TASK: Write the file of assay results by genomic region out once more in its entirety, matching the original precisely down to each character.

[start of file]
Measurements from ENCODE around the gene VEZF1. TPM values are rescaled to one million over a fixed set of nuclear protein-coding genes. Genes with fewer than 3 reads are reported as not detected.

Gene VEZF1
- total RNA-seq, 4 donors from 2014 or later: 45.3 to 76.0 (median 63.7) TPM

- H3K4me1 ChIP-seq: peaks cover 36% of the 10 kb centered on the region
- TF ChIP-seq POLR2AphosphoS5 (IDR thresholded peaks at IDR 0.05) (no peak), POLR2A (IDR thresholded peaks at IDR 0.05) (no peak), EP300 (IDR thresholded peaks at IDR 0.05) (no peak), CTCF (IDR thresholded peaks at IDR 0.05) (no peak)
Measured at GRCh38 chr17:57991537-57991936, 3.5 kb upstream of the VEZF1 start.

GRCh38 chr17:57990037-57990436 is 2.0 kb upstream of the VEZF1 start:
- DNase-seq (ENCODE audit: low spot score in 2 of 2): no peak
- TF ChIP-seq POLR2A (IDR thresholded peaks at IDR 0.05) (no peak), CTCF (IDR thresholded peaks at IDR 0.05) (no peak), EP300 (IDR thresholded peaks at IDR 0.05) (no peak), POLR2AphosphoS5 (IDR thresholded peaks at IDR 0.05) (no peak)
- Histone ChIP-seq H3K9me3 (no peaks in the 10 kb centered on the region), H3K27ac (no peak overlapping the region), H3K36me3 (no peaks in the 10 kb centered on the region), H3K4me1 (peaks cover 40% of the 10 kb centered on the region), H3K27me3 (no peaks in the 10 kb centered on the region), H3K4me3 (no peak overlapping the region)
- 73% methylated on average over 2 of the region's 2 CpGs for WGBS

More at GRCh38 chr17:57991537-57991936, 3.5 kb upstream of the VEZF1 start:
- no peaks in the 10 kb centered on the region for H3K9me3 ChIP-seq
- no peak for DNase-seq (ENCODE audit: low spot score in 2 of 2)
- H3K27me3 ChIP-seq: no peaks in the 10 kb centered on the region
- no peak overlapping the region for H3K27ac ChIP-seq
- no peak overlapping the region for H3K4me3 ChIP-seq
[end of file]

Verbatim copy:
Measurements from ENCODE around the gene VEZF1. TPM values are rescaled to one million over a fixed set of nuclear protein-coding genes. Genes with fewer than 3 reads are reported as not detected.

Gene VEZF1
- total RNA-seq, 4 donors from 2014 or later: 45.3 to 76.0 (median 63.7) TPM

- H3K4me1 ChIP-seq: peaks cover 36% of the 10 kb centered on the region
- TF ChIP-seq POLR2AphosphoS5 (IDR thresholded peaks at IDR 0.05) (no peak), POLR2A (IDR thresholded peaks at IDR 0.05) (no peak), EP300 (IDR thresholded peaks at IDR 0.05) (no peak), CTCF (IDR thresholded peaks at IDR 0.05) (no peak)
Measured at GRCh38 chr17:57991537-57991936, 3.5 kb upstream of the VEZF1 start.

GRCh38 chr17:57990037-57990436 is 2.0 kb upstream of the VEZF1 start:
- DNase-seq (ENCODE audit: low spot score in 2 of 2): no peak
- TF ChIP-seq POLR2A (IDR thresholded peaks at IDR 0.05) (no peak), CTCF (IDR thresholded peaks at IDR 0.05) (no peak), EP300 (IDR thresholded peaks at IDR 0.05) (no peak), POLR2AphosphoS5 (IDR thresholded peaks at IDR 0.05) (no peak)
- Histone ChIP-seq H3K9me3 (no peaks in the 10 kb centered on the region), H3K27ac (no peak overlapping the region), H3K36me3 (no peaks in the 10 kb centered on the region), H3K4me1 (peaks cover 40% of the 10 kb centered on the region), H3K27me3 (no peaks in the 10 kb centered on the region), H3K4me3 (no peak overlapping the region)
- 73% methylated on average over 2 of the region's 2 CpGs for WGBS

More at GRCh38 chr17:57991537-57991936, 3.5 kb upstream of the VEZF1 start:
- no peaks in the 10 kb centered on the region for H3K9me3 ChIP-seq
- no peak for DNase-seq (ENCODE audit: low spot score in 2 of 2)
- H3K27me3 ChIP-seq: no peaks in the 10 kb centered on the region
- no peak overlapping the region for H3K27ac ChIP-seq
- no peak overlapping the region for H3K4me3 ChIP-seq